Tag Archives: SCOTUS

Remedy for A Killer Disease

They call it Potomac Fever. Named after the river that borders half of Washington, like a moat around a castle, this disease is prevalent: affecting both political parties, many (though not all) lobbyists, and even faith-based groups headquartered in our nation’s capital. A lack of consistent physical symptoms make it difficult to diagnose, as all indicators are moral and ethical: Deception, manipulation, hidden agendas.

It’s a cancer that eats away at the soul, a hunger for power, control, money and recognition that decays one’s character and decision-making ability. Its spread is rampant, its damage deep … and the Cure little-known.

Reality looks bleak. “What can men do against such reckless hate?” as King Theoden mourned in The Lord of the Rings. Is there no place for people of conviction and courage in the halls of power?

Unbeknownst to them, a group of Washingtonians were recently introduced to Potomac Fever’s antidote by a former White House staffer named Tim Goeglein. Though advertised as a premiere for his book The Man in the Middle, they were in for much more. Tim spent his half-hour in front of these experts and government officials (plus a few stragglers like me) sharing what few had ever heard in a public speech: A confession without excuses.

Tim had worked for eight years in the White House, serving at the pleasure of President George W. Bush. Those years teemed with God’s work in and through his life. Tim saw firsthand a friendship develop between the President and Pope John Paul II, directly influencing our nation’s shunning of embryonic stem cell research and partial-birth abortion. When two Supreme Court vacancies came up, Tim had a hand in ensuring these two new justices would be leaders who upheld the original intent of our Constitution.

And in America’s darkest hour, the president called on Tim to plan a remembrance service at National Cathedral. On Sept. 14, 2001, a truly red-letter day, Rev. Billy Graham consoled the grieving with God’s Word and preached the Gospel to hundreds of millions worldwide via every major TV news network.

Yet a decade later here was Tim, speaking not of these great deeds but revealing his own dark night of the soul.

In 2008, during the heightened political tension of an election year, a reporter sent Tim a simple e-mail on a Friday. He asked about a column Tim wrote for his hometown newspaper: had he taken the work of other writers and passed it off as his own? Yes, he had. Tim knew his own pride and self-interest had caught up to him. He knelt at his desk and prayed. His life was about to change.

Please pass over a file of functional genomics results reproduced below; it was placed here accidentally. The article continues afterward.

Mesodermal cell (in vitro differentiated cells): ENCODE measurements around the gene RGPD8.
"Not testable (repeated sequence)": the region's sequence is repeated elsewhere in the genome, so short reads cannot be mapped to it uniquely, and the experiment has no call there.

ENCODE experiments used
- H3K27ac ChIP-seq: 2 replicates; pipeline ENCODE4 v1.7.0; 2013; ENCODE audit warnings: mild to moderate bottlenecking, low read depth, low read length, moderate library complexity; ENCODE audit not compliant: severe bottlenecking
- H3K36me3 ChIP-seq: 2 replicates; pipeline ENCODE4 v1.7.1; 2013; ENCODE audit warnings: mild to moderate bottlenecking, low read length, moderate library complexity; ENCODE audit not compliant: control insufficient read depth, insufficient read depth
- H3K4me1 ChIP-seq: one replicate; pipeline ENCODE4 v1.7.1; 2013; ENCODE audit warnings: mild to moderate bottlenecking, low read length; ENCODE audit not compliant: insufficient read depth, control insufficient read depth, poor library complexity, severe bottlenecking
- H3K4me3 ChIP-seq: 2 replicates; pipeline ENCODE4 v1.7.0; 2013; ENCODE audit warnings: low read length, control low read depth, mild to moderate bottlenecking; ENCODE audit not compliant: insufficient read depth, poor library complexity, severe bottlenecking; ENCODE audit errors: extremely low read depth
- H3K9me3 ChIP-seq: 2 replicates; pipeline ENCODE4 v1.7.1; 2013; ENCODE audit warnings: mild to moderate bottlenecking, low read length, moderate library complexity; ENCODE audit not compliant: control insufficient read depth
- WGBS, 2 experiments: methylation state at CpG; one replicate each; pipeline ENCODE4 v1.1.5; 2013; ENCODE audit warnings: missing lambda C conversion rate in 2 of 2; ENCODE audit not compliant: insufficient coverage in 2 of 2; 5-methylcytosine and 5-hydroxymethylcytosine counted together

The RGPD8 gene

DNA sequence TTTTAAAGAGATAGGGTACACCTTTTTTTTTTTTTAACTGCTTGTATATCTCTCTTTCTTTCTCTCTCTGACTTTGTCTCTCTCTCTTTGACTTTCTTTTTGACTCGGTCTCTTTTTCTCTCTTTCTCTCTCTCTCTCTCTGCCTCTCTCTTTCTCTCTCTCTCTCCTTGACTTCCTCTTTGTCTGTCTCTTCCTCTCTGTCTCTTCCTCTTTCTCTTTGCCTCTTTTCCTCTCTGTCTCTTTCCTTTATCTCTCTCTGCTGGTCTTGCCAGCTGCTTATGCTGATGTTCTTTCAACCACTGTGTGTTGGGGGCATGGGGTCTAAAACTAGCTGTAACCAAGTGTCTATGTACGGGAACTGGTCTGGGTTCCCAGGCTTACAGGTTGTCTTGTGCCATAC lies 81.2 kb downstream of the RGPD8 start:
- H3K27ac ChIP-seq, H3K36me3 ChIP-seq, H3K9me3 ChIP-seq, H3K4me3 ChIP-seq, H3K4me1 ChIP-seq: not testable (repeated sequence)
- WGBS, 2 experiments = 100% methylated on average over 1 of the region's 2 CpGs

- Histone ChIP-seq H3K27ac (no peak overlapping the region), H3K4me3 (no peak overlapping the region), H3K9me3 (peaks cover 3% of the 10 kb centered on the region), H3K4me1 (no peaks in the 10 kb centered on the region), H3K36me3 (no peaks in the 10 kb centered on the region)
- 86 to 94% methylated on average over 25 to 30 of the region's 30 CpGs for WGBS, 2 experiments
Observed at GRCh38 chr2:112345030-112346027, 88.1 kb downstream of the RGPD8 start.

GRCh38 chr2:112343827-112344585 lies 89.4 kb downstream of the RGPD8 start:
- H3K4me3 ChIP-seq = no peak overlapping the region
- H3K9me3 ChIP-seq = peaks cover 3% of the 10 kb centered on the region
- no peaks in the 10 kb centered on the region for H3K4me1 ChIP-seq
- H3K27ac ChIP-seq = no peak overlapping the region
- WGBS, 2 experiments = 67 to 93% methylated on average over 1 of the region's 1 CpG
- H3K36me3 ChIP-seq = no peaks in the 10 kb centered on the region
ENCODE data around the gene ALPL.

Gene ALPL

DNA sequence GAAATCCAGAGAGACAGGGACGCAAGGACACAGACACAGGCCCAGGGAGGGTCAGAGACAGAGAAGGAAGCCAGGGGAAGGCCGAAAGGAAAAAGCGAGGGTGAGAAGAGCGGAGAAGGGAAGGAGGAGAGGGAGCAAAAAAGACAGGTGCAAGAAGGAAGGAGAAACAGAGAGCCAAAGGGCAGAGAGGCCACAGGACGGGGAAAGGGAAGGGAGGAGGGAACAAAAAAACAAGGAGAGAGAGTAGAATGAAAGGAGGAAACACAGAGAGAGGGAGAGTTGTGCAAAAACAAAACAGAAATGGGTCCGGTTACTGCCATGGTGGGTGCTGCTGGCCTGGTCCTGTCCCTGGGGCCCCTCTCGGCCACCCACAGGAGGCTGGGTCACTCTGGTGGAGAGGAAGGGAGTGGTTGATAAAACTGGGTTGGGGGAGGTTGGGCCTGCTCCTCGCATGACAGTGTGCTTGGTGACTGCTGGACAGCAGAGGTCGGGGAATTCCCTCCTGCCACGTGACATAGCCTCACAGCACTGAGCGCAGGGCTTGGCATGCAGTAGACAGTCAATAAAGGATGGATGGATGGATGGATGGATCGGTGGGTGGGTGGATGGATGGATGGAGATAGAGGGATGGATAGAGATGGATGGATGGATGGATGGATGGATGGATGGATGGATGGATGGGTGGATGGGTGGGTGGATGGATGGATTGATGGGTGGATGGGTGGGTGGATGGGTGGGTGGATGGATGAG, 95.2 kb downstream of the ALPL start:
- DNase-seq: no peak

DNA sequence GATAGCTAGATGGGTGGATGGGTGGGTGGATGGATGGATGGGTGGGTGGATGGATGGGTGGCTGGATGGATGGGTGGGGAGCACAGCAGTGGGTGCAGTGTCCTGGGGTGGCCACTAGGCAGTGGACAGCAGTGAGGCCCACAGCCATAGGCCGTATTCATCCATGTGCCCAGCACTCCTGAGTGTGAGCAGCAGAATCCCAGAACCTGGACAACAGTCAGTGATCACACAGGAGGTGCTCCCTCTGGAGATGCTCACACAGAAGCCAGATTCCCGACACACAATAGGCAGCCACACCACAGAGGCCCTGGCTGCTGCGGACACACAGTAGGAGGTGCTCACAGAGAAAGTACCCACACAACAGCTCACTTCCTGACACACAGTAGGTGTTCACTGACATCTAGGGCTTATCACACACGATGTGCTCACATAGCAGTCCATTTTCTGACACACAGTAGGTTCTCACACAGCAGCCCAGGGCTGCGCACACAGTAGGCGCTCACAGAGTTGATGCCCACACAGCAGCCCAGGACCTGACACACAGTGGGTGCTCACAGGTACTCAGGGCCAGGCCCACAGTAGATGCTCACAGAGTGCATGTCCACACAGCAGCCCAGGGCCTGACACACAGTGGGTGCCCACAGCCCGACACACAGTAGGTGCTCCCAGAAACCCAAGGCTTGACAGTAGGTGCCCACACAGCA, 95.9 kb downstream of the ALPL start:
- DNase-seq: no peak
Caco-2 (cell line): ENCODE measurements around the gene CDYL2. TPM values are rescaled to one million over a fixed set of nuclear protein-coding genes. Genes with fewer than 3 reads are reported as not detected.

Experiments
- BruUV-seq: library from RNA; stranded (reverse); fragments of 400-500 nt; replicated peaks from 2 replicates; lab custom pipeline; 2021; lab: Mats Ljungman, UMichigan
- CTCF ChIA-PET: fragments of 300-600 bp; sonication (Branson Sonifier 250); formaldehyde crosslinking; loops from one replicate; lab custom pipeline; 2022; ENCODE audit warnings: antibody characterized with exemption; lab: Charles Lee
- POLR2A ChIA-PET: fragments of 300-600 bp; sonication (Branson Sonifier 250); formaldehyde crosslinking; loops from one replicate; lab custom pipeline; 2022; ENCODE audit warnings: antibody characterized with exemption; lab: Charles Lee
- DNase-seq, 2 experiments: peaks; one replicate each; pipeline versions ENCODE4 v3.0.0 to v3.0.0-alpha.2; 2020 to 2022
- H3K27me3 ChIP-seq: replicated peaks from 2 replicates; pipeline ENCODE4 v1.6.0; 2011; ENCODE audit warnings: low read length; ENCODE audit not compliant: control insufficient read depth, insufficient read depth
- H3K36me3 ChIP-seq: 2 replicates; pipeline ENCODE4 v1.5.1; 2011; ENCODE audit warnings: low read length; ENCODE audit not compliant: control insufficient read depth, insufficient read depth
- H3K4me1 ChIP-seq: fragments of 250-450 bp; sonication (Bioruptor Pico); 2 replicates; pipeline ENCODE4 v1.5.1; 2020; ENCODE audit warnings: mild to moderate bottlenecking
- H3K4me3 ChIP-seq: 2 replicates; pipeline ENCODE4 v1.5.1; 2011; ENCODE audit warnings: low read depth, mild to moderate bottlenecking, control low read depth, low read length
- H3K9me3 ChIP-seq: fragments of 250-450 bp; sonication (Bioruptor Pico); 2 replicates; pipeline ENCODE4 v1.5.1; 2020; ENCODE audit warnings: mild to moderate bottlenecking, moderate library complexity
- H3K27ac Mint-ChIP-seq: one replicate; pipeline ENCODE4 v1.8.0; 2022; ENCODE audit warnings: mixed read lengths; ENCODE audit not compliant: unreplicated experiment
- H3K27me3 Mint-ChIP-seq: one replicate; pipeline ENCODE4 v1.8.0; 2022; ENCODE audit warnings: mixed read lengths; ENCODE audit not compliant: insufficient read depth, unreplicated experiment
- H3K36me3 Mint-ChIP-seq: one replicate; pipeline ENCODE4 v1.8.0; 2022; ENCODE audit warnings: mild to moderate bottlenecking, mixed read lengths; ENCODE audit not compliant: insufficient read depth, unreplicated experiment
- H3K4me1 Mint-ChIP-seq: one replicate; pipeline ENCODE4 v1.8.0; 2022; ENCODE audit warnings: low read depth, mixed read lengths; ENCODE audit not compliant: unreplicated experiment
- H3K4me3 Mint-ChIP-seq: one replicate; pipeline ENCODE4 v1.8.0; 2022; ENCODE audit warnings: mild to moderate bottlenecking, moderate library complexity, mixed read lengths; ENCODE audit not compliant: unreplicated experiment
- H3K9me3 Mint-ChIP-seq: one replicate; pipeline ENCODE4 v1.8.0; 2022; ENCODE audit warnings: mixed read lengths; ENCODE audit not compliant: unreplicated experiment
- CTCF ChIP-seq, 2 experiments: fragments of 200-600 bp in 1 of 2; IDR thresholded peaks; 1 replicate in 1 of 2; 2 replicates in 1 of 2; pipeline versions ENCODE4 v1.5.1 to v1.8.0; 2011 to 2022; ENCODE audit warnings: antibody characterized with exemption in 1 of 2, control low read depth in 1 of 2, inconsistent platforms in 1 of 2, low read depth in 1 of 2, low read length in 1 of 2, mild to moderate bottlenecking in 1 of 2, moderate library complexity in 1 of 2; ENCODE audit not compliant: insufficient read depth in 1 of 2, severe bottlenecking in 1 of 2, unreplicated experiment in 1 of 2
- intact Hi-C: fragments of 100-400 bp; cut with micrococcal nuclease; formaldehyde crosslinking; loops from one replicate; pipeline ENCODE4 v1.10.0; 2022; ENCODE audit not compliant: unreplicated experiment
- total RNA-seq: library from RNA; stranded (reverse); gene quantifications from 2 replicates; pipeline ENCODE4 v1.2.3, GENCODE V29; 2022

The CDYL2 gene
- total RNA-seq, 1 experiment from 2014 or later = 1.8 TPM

Tim resigned from the White House after nearly eight years of working for President Bush, a tenure stretching back to campaign days in Austin, Texas, and the election recount debacle in Florida. Now the media sharks smelled blood in the water. Evidence of their feeding frenzy can still be seen on Google.

That weekend he grieved, both the shame he caused the president and his loss — as he expected the plagiarism scandal meant an end to any connection with the Bush family. But that’s not what happened.

Going back to his old office to retrieve personal items the next Monday, Tim was stopped by the Chief of Staff: “Could you come to my office in the West Wing?” Surely this would be the woodshed moment.

Not long after, Tim found himself standing once again before President Bush in the Oval Office.

“Mr. President, I owe you a …” he began.

The president stopped him. “Tim, I want you to know I forgive you.”

He pressed on: “But, Mr. President, you should take me by the lapels and toss me into Pennsylvania Avenue. I embarrassed you and the team; I am so sorry.”

“Tim, you are forgiven,” President Bush said again, “and mercy is real. Now we can talk about this, or we can spend some time together talking about the last eight years.” They did. And before his former staffer left, the president had only one request: For Tim to come back with his wife and sons, so they could hear personally how he felt about Tim’s years of service.

A hush fell over the Washington crowd as Tim recounted his story of forgiveness. It wasn’t political maneuvering, clever marketing or anything he did that gave him that glorious moment of redemption. It was undeserved, only received in a place of humility. Once again, the Gospel was preached by an unlikely mouthpiece in unexpected circumstances.

No one is immune from Potomac Fever. Thankfully, God gives us forerunners who’ve gone ahead to tell their stories, make us aware when we’re susceptible to the disease and identify certain mindsets as “quarantine” for His sons and daughters.

Salvation is the only Cure. And it’s a process, not an event.

Cross-posted at Crosswalk.com

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Seven Questions with Bob Moffit, Co-Author of Why Obamacare Is Wrong for America

Released this past Tuesday, the important new book Why Obamacare Is Wrong for America has gotten noticed by Fox News, NPR, Town Hall, National Review, and readers nationwide, who keep it climbing up the Amazon bestseller charts. The Foundry interviewed Heritage’s Bob Moffit—one of the four co-authors—who reveals how the book came together and why it matters.